‘Congratulations’ is the first thing I want to say to anyone whose work is honoured by being in this supplement.
It’s an achievement to win recognition for the quality of your work from juries or judges made up of people whose work you admire. People with whom you may normally compete.
I was always excited to have my work and my name included with respect, and sometimes envy, in any selection of excellence by my peers. It always felt like having climbed to some sort of summit – my head clearly visible among a sea of mediocrity. But, and there’s always a ‘but’ for me, the chosen work always had flaws. Flaws that taunted me and always insisted on being noticed.
I don’t think flawless work exists any more than flawless people. In life, with some humility, there’s always the possibility of addressing flaws and correcting them.
With work, it’s usually too late. By the time you see the flaws, the work’s been produced. Even a car as sublime as the Citroën DS had flaws, and like every other car, or ad, or brand identity or any piece of work from the world of design, flaws are usually present. Occasionally, something like the Red Cross or the Penguin symbols appear – more or less flawless. Or a poster by a ‘master’, a timeless piece of architecture, a fantastic advertisement, a breathtaking product or a perfect piece of writing by a great copywriter. These iconic pieces are rare. Why so, when there are so many brilliant and talented people in our wide world of design?
I think there are two main reasons.
The first is vanity – a deadly state of mind that settles for less by substituting a craving for credit and recognition for simply doing a service. That’s a personal issue. Most people can recognise when they’re drinking from the intoxicating chalice of recognition.
The second reason is more serious and profound. I think it’s a flaw in how the activities of design have slipped into the clothes of mediocre and conventional business. Wanting recognition and wealth was the basis for this evolution.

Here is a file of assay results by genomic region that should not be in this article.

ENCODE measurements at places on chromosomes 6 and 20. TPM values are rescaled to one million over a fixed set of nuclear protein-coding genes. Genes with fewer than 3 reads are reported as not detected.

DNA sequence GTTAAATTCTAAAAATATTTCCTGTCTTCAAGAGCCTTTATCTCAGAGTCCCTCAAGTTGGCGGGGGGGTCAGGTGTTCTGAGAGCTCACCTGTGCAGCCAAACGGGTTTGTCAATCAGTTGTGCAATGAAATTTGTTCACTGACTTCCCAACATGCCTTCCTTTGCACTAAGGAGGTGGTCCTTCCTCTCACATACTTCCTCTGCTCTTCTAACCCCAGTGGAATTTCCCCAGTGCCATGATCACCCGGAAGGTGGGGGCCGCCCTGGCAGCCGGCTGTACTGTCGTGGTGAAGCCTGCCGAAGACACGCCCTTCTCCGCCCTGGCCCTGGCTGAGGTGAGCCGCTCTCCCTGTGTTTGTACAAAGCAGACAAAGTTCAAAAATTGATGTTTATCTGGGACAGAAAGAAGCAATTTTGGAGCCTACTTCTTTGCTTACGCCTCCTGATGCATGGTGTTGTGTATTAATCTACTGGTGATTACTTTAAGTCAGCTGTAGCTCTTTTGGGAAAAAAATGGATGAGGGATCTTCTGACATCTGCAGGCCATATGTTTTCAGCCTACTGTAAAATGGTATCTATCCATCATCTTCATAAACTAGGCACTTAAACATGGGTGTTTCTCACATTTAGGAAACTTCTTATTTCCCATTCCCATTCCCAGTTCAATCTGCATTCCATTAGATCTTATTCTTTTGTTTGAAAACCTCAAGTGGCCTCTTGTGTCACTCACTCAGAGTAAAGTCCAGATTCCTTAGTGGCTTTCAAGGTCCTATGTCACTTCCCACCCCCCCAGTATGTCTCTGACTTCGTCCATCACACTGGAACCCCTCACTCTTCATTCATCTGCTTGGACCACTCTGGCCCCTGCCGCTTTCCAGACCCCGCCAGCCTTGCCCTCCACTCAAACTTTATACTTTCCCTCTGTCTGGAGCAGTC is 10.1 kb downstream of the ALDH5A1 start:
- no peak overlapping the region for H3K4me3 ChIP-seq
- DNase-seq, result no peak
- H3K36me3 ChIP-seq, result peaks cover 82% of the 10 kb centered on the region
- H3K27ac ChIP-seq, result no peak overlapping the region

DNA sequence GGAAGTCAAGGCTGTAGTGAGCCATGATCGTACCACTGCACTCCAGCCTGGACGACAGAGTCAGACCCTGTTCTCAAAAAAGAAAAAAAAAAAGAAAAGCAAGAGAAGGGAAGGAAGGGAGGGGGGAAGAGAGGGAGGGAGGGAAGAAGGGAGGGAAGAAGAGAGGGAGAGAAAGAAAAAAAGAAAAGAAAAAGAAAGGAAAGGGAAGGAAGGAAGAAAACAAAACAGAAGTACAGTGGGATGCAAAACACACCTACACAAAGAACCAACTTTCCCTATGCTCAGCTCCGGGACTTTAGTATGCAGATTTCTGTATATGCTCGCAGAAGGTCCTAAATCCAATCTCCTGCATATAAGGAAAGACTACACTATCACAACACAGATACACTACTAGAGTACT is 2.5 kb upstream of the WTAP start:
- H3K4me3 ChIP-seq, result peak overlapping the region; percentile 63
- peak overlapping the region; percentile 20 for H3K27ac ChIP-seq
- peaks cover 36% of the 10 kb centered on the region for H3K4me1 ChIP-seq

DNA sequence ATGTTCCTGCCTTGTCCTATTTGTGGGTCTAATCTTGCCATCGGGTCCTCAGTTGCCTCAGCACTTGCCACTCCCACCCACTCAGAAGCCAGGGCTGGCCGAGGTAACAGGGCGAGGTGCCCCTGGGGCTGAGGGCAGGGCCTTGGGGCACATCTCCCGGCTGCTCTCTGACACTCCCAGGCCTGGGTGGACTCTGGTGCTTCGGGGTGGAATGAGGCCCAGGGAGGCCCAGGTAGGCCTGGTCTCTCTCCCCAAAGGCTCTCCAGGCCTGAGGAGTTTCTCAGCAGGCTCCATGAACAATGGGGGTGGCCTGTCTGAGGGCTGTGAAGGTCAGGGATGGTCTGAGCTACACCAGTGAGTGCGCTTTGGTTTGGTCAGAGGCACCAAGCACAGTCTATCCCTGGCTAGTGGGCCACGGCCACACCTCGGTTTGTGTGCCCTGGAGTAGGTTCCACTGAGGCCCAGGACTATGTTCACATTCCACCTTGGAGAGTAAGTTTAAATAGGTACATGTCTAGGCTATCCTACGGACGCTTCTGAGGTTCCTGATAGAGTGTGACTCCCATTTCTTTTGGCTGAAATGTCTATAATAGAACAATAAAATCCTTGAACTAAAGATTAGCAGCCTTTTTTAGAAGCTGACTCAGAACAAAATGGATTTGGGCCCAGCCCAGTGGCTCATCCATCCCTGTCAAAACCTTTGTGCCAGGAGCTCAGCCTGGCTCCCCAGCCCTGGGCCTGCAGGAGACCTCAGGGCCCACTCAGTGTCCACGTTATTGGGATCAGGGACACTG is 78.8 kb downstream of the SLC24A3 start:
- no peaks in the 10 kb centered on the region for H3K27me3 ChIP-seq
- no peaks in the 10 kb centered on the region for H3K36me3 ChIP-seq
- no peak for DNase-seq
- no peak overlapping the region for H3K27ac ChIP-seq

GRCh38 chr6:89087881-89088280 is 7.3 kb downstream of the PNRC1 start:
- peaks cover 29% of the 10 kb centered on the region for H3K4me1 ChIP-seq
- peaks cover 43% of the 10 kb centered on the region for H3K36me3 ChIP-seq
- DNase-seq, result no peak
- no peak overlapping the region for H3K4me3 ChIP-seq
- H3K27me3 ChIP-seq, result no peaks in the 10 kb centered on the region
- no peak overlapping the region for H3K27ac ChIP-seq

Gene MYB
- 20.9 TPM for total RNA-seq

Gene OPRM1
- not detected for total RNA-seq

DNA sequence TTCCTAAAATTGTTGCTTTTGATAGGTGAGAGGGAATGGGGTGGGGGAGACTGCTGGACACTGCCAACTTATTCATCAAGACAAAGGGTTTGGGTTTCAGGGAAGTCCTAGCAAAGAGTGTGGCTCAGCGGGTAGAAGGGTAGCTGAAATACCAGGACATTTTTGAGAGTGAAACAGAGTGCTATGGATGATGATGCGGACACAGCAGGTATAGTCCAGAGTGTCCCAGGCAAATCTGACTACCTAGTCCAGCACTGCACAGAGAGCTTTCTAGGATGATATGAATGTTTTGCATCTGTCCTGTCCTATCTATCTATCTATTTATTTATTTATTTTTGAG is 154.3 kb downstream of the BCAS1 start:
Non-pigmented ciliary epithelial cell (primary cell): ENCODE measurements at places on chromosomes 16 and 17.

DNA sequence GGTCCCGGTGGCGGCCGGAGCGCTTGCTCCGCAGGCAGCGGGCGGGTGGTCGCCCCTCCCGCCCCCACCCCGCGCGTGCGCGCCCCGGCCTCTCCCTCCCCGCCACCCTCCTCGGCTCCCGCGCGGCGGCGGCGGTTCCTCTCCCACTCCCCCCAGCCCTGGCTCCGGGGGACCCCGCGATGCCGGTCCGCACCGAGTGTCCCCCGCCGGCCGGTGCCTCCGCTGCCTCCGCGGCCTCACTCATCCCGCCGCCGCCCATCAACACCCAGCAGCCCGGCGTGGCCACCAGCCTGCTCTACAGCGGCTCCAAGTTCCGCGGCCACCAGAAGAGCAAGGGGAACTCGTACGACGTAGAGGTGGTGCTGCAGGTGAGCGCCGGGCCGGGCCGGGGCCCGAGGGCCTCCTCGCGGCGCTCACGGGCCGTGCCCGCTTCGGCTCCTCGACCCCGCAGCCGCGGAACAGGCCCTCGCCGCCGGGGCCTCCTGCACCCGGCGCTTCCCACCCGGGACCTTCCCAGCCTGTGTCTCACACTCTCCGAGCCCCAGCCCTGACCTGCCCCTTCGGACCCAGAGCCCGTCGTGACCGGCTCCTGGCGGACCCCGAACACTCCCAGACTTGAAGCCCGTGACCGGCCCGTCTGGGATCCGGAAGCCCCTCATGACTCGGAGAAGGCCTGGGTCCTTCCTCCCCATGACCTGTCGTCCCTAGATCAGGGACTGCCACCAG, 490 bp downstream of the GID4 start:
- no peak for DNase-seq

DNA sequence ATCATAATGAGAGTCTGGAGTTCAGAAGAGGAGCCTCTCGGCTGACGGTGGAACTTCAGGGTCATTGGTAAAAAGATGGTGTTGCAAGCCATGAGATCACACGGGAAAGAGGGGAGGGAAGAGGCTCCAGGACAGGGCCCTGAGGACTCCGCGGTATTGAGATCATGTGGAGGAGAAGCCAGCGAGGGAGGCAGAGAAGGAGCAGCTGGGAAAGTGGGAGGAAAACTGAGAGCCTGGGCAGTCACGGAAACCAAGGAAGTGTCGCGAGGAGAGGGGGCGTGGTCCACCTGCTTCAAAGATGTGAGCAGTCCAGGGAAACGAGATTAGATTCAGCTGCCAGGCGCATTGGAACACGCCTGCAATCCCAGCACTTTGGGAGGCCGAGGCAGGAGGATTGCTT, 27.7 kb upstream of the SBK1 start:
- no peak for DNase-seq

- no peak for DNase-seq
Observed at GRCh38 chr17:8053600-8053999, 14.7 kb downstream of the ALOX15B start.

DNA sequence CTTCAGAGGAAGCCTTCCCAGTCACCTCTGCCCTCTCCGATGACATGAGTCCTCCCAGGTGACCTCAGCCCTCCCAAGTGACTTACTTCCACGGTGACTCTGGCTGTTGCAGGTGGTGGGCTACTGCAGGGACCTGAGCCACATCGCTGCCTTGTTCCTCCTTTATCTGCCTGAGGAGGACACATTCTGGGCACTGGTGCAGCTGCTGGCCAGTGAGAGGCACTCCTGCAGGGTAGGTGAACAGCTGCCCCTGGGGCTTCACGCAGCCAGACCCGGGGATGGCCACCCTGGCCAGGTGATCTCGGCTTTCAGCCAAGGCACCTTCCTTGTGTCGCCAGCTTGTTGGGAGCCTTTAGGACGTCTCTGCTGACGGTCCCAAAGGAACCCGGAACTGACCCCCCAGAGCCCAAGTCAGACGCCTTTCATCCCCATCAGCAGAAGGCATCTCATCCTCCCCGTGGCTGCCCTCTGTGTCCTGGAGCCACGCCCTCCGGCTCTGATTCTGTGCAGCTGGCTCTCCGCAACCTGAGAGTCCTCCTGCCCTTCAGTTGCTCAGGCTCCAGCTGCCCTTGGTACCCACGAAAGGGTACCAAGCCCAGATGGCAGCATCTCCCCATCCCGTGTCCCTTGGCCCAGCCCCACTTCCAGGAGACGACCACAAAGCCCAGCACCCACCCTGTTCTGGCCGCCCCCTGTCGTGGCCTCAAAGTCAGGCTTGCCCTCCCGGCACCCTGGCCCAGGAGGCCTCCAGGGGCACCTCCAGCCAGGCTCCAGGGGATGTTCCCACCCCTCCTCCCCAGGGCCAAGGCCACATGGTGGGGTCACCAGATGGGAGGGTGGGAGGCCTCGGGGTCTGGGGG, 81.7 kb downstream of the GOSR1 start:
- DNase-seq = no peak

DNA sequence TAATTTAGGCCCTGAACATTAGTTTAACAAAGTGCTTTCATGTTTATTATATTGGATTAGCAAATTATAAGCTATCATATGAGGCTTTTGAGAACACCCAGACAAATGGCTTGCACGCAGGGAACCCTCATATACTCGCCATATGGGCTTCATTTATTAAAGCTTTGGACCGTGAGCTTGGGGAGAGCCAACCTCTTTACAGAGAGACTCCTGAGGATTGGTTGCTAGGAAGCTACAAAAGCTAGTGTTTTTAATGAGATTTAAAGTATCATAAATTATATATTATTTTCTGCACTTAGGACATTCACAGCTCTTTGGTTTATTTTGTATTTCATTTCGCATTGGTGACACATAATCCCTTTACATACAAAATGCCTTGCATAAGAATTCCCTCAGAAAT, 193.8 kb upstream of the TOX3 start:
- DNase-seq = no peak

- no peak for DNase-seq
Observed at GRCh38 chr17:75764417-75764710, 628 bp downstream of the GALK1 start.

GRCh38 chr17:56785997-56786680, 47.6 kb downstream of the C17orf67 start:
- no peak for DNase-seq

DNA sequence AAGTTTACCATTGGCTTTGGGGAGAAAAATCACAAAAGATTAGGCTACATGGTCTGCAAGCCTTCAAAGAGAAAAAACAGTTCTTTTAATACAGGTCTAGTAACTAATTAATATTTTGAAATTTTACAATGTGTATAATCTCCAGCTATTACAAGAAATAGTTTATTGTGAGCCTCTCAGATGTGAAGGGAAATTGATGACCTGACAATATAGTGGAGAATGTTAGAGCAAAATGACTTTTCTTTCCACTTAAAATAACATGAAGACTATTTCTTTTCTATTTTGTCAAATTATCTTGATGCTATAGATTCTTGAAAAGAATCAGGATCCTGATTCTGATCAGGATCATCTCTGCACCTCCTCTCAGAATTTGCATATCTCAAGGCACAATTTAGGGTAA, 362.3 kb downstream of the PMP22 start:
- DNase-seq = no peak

As the design business was born out of the design profession, itself a device for gaining recognition, we believed that being like our clients and being reasonable would somehow validate our effectiveness and we would slip into business life, like lawyers and management consultants. What happened then was that we were swept up into the world of process, deadlines and project management. Serious time for thought, reflection and criticism was eroded, and design became a day-rate affair.
In the early days of Wolff Olins, we were free to introduce six-week holidays to encourage an ‘input mentality’ beyond reading magazines, to balance what was sometimes an atmosphere of ‘stressed output’. We encouraged someone to take a three-year course in anthropology, on full pay, so that – through this person’s evolution – we, too, would learn more about how people behave in groups. We could afford to attract writers to work for us, because an obsession with the visual aspects of design often ignored the power of language. Criticism was not seen as disloyalty, time-wasting or sabotage, it was integral to honing a good solution.
And it took time, because it often meant ‘throw it out and start again’.
We all know that creativity can take minutes, even seconds – or it can take weeks and months. A moment of insight turned into a creative idea can change the world. Months of mediocre process can produce the emperor’s new clothes – and it often does. The ‘project management’ and pressure to deliver in a conventional, unquestioned time frame, can often blind us to opportunities we need to see.
How can we reclaim the creative, artistic, expressive, original and intuitive initiatives that define us as designers, from the grinding, boring, greedy and uninspiring businesses that are subsuming so many of us? Just as with energy and how we use it, and architecture and how we live in it, and money and how we think of it and use it, we have to start all over again.
Although awards deserve congratulations, don’t be seduced into thinking everything is fine and rosy. It isn’t. The world needs our insights, our imagination, our thinking and our inspiration to a higher purpose for our clients more than it ever did. Too often, we’re still more preoccupied with things useful to us – recognition, growing our companies and gaining material wealth – than things useful to the world we live in. The old paradigm is deadening – long live a new one.
Michael Wolff is the founder of Michael Wolff & Company